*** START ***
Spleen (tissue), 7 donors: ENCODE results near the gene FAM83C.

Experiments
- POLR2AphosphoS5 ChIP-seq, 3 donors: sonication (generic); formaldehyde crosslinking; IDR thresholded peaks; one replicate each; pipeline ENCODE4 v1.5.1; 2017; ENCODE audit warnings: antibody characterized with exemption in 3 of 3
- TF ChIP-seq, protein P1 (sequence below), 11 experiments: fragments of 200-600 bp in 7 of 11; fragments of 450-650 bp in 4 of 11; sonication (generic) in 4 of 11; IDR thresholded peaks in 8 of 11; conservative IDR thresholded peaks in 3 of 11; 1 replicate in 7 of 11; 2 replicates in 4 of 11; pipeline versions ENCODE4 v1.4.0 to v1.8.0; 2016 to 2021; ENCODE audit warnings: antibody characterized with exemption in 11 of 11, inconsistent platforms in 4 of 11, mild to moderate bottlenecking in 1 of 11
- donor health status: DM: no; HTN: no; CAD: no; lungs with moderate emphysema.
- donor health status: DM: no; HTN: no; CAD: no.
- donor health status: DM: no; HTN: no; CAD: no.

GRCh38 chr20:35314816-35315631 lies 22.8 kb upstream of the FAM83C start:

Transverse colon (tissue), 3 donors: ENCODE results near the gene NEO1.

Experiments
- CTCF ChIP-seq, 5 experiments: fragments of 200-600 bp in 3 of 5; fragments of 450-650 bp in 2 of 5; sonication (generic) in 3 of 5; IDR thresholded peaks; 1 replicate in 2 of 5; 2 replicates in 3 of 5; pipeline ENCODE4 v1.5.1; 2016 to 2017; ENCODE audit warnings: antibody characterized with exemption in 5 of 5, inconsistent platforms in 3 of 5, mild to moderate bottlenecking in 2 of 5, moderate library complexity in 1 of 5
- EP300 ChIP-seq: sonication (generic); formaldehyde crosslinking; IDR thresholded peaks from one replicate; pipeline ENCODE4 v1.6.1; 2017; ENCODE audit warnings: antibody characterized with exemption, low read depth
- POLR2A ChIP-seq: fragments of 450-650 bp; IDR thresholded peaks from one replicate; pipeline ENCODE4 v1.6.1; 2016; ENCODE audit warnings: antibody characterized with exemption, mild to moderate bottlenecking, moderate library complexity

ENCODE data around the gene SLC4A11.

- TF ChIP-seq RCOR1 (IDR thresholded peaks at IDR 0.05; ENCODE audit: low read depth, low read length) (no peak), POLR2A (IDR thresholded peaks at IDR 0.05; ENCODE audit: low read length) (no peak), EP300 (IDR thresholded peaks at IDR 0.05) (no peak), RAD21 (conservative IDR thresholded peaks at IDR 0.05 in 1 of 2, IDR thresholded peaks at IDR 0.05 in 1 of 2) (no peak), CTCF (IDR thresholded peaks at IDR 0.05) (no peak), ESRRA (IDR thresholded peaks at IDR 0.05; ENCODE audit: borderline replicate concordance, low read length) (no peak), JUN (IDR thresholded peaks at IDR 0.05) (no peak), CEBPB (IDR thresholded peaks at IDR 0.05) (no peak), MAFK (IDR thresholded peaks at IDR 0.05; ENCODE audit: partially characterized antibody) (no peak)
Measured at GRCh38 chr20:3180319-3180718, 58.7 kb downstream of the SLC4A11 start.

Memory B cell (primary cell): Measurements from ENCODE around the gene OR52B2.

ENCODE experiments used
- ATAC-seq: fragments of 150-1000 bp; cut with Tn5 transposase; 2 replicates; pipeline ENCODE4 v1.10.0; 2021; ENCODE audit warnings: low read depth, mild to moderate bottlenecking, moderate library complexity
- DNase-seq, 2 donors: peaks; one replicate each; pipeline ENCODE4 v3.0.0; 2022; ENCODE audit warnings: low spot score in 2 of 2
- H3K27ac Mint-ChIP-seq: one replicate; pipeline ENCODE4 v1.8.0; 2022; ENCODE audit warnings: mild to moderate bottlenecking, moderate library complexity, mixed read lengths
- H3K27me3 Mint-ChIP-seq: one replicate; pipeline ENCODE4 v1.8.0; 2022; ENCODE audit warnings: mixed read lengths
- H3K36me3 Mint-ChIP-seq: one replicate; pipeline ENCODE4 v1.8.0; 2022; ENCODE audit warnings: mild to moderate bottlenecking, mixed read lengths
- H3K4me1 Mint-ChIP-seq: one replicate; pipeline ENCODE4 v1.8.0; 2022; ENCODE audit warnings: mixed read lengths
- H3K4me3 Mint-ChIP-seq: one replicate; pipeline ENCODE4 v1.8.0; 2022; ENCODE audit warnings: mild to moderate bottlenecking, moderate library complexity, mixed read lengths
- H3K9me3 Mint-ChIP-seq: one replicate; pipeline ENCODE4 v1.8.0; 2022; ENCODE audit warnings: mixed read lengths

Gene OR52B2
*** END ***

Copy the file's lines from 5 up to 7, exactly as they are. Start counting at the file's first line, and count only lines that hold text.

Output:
- donor health status: DM: no; HTN: no; CAD: no; lungs with moderate emphysema.
- donor health status: DM: no; HTN: no; CAD: no.
- donor health status: DM: no; HTN: no; CAD: no.